25 YEARS AGO April 5, 1994

Hermiston’s new auto impound ordinance is working very well, Police Chief Grant Asher said.

“So far, we haven’t had too many problems,” he said. “As word gets out on the street that the cops will tow you for no insurance, it’s going to make one or two go and get insurance.”

The ordinance allows the city to impound a car if the driver lacks insurance or a valid driver’s license.

Though it was passed several months ago, police started enforcing the ordinance less than a month ago, he said.

“We’ve towed about 20 of them,” Asher said. “We’re towing about one a day.”

50 YEARS AGO April 3, 1969

Jack Stewart, formerly associated with the family chain of Stewart’s supermarkets in Umatilla County, has purchased Ole’s Dine and Dance Club on South First Street.

The club, named Ole’s after the former owner, Hayden Olson, has been at its present location for over two decades, and was known as the Vet’s Club before Olson took over the business approximately 20 years ago.

Stewart, who has been in the wholesale food distributing business the past six years in Arizona, said he has no immediate remodeling plans for the business which presently contains approximately 4,000 square feet of floor space.

75 YEARS AGO April 6, 1944

Members of the Hermiston American Legion Auxiliary have contributed $10 toward the purchase of two clubmobiles which are special trucks equipped to carry “creature comforts” to the men on the front lines. The money has been sent to the state office which in turn will be forwarded to the national auxiliary office. A total of $948 has been contributed by 78 auxiliaries in Oregon.

It will cost $21,000 to finance one Clubmobile Unit per year and the national auxiliary is planning to purchase two of these affairs. These specially-equipped trucks carry cigarettes, doughnuts, coffee, candy, writing material, phonograph music, etc. to the men who are fighting at the front.

2) Irrigation water in Hermiston will be started this weekend west of the tracks but east-siders will have to wait until next week when workers will complete extensive repairs on the “K” line just east of town.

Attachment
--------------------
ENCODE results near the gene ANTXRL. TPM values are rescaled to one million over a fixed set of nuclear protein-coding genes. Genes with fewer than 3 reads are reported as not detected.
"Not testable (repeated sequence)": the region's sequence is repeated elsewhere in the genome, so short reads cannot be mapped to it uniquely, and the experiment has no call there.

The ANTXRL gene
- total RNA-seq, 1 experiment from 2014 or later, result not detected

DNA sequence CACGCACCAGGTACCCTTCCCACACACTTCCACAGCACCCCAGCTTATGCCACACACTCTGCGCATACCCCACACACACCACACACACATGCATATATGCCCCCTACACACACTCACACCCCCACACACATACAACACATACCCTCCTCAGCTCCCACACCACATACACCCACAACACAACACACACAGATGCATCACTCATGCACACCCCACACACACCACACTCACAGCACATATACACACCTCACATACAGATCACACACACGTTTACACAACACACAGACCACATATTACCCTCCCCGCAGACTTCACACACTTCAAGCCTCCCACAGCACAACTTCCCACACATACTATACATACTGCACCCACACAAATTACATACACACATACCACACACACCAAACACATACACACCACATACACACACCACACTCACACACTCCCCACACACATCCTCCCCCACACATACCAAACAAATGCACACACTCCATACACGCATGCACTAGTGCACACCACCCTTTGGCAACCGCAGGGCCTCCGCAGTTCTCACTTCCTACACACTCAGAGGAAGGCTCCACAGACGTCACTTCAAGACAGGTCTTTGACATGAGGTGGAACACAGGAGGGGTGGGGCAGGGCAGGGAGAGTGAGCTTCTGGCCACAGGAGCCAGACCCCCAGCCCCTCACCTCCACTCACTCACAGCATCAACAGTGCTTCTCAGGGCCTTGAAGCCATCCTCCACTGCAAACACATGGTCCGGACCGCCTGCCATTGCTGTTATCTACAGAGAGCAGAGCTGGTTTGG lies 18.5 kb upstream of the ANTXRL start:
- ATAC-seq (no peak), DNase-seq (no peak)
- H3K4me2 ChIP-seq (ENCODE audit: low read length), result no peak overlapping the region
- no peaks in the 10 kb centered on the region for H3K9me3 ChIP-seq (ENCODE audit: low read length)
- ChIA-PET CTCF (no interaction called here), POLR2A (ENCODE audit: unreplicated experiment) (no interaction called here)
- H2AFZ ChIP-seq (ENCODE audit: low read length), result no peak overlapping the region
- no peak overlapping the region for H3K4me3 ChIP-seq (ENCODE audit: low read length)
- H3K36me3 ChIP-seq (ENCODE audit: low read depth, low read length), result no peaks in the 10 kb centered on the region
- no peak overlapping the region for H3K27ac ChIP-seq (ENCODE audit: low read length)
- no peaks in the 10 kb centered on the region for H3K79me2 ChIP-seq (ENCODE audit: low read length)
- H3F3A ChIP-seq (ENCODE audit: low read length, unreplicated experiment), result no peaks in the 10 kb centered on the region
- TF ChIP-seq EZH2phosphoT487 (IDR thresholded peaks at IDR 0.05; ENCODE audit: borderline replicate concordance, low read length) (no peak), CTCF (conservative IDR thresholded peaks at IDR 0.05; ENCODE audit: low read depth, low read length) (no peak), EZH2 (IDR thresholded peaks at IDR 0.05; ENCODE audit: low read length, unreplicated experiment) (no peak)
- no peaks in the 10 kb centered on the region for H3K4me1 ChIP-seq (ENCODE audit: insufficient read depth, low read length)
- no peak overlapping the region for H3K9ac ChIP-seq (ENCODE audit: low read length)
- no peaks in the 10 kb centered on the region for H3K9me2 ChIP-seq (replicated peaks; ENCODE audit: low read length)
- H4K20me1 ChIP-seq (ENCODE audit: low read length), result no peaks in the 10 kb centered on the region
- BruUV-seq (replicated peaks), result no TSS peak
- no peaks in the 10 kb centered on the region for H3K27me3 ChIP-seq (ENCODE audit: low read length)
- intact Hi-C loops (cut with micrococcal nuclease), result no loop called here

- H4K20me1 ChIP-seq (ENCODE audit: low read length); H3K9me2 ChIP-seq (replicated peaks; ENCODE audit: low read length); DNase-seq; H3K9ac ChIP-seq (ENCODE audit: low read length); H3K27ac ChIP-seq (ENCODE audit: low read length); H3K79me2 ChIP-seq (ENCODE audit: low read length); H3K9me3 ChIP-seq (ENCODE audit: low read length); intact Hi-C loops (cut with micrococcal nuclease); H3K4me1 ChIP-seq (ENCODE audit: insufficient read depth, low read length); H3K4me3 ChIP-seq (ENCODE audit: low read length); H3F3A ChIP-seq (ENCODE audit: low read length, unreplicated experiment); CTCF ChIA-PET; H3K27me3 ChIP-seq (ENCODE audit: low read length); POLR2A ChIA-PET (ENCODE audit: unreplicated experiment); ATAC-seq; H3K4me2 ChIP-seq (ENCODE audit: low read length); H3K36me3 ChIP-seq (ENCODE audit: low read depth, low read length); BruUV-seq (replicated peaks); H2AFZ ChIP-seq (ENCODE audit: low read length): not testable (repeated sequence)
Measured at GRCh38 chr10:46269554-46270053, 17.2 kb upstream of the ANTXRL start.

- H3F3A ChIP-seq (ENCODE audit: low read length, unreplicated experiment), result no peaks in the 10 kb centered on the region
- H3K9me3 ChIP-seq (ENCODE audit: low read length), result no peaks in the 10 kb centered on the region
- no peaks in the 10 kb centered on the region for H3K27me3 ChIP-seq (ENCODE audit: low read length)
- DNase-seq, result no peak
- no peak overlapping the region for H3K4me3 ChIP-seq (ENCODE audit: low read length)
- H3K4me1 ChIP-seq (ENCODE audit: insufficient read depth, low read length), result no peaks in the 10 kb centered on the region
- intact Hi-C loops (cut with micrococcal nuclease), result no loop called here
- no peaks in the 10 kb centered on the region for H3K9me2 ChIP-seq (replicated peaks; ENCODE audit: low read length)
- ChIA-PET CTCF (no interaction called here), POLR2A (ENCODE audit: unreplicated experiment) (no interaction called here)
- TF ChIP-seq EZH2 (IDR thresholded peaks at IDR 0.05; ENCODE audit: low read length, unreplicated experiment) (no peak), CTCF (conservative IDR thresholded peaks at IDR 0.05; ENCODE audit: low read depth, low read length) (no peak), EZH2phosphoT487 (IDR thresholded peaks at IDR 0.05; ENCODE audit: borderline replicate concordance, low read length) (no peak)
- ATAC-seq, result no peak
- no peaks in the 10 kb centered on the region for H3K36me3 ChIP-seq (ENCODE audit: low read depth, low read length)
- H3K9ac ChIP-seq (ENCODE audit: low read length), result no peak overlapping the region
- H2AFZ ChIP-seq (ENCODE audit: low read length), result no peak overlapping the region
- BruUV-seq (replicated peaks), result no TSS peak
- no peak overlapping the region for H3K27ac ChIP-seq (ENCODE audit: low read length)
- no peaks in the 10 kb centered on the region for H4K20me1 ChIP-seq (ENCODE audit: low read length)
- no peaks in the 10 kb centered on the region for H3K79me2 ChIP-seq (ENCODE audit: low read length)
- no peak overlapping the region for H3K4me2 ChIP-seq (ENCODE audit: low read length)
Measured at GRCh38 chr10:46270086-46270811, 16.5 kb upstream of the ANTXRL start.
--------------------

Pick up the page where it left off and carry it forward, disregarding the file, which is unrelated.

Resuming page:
The prospects for sufficient water on this project are quite bright but the outlook in many other parts of eastern Oregon is quite dismal due to the light snowfall and other precipitation in the mountains this winter. Especially discouraging is the situation on Butter Creek, where the flow is expected to be far below normal.

100 YEARS AGO April 5, 1919

The lure of spending an enjoyable evening attending a Hawaiian troupe show in Echo Tuesday evening was the reason for a couple of Hermiston’s charming young ladies and two prominent local men engaging to make up a theatre party. At the appointed hour for departure the girls, all primped and dressed in their best raiment, sat in the parlor of the parental home — and there they sat for an hour awaiting the appearance of their escorts.

Imagine their chagrin and consternation when the Beau Brommells appeared and informed them that they had been unable to secure an auto after having scoured the town for an hour in an endeavor to get one.

The sorrow of the swains over not being able to fulfill their part of the agreement counted for naught with the now-haughty young ladies, who at once surmised that they were the recipients of an April Fool’s joke, and on the spur of an angry moment bade the two crestfallen young men harken to the voice of wisdom and betake themselves from their presence.

But they — the girls — are sorry now, for since then they have discovered that the penitents were telling the truth, and as a result steps are now being taken by a few matchmakers to have the dove of peace hover once again over these forlorn couples.

2) Minors will from now on run chances of being arrested if they are caught smoking cigarettes. This is a warning issued by Chief of Police Crandall, who was instructed by the council at the meeting last Wednesday evening to enforce the state law after Rev. Gallaher had appeared before that body and entered complaint against allowing the continuance of this habit among the youngsters of the community.

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